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United States Department of Agriculture

Agricultural Research Service

Research Project: IMPROVEMENT OF STEM CELL AND NUCLEAR CLONING TECHNOLOGIES IN UNGULATES Title: New models of hepatitis E virus replication in human and porcine hepatocyte cell lines

Authors
item Rogee, Sophie -
item Bouquet, Jerome -
item Barnaud, Elodie -
item Pavio, Nicole -
item Talbot, Neil
item Caperna, Thomas

Submitted to: Journal of General Virology
Publication Type: Peer Reviewed Journal
Publication Acceptance Date: November 20, 2012
Publication Date: March 1, 2013
Citation: Rogee, S., Bouquet, J., Barnaud, E., Pavio, N., Talbot, N.C., Caperna, T.J. 2013. New models of hepatitis E virus replication in human and porcine hepatocyte cell lines. Journal of General Virology. 94(3):549-558.

Interpretive Summary: Hepatitis E virus (HEV) causes acute, inflammation of the liver (hepatitis) and is spread by contaminated food and water. It is most prevalent in tropical and subtropical regions. Unlike other hepatitis viruses, HEV can infect several animals and it is likely that it can spread between these animal, such as pigs, and humans. The lack of efficient cell culture models, where cells grown and infected in vitro, i.e., in a petri dish, limits studies on molecular and cellular aspects of HEV infection and on the mechanisms of HEV’s spread between animals and humans. The present study reports on the development of two new in vitro models for studying HEV’s infection of cells and its reproduction in cells. The two in vitro models consist of (1), a human liver cancer-derived cell line, HepaRG, and (2), a porcine embryonic stem cell-derived cell line, PICM-19. These two cell lines have morphological and functional properties similar to primary liver cells. The study shows that these two in vitro culture systems support HEV reproduction and the release of viable virus particles. These new models represent a powerful tool for studying the viral reproduction cycle, how the viruses jumps from pigs to people, and what factors contribute to the severity of the infection, i.e., liver damage and death.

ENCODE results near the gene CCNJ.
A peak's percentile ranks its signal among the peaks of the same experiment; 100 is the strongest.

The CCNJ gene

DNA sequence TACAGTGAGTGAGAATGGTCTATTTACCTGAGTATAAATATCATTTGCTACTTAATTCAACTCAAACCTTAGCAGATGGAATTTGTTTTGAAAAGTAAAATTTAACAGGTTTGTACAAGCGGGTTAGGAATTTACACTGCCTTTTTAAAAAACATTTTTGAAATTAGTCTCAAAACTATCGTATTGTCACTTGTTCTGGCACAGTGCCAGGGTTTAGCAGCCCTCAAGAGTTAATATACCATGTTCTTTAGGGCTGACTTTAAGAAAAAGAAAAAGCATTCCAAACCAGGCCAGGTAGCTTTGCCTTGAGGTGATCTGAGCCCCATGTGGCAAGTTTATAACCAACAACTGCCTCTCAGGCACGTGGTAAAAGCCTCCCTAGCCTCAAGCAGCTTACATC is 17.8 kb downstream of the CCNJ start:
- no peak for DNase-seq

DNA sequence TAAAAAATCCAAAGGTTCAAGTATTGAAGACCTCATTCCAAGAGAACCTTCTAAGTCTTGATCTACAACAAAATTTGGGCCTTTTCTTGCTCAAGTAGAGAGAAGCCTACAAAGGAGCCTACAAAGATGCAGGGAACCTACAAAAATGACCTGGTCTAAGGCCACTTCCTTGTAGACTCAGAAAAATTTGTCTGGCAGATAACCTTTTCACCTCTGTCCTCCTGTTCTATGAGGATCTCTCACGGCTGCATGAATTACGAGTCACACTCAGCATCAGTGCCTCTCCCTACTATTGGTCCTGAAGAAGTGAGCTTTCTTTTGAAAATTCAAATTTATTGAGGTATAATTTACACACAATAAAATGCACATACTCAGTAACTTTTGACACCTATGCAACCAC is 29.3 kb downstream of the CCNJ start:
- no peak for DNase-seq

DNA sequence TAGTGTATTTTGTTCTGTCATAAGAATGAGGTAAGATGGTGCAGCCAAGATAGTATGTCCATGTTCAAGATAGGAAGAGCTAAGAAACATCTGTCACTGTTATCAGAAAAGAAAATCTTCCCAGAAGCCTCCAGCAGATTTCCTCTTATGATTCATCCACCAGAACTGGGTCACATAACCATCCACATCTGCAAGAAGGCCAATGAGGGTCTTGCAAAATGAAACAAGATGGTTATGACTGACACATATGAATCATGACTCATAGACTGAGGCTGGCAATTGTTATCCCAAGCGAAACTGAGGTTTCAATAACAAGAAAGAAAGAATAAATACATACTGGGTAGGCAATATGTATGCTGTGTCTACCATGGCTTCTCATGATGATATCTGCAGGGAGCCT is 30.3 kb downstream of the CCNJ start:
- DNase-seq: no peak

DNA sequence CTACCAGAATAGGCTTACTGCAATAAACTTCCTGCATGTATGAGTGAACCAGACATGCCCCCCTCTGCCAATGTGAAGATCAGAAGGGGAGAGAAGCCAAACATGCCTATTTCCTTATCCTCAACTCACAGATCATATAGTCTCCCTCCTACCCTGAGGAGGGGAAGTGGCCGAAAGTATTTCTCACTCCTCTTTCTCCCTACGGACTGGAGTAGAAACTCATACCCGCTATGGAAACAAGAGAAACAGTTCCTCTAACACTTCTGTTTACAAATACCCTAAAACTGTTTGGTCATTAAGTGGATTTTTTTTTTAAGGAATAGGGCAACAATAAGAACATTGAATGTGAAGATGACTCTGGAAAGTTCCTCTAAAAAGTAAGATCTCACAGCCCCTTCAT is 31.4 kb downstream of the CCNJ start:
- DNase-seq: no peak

Technical Abstract: Hepatitis E virus (HEV) causes acute, enterically-transmitted hepatitis. It is associated with large epidemics in tropical and subtropical regions where it is endemic or with sporadic cases in non-endemic regions. Unlike other hepatitis viruses, HEV has several animal reservoirs. Phylogenetic studies on HEV human and animal sequences, and the identification of cases of direct transmission from animal to human strongly suggest that HEV is a zoonotic agent. The lack of efficient cell culture models limits studies on molecular and cellular aspects of HEV infection and species barrier crossing. The present study reports on the development of two new in vitro models of HEV replication using a human hepatoma-derived cell line, HepaRG, and a porcine embryonic stem cell-derived cell line, PICM-19. These two cell lines have morphological and functional properties similar to primary hepatocytes. These in vitro culture systems support HEV replication and release of encapsidated RNA. These new models represent a powerful tool for studying the viral replication cycle, species barrier crossing and virulence factors.

Last Modified: 10/20/2014
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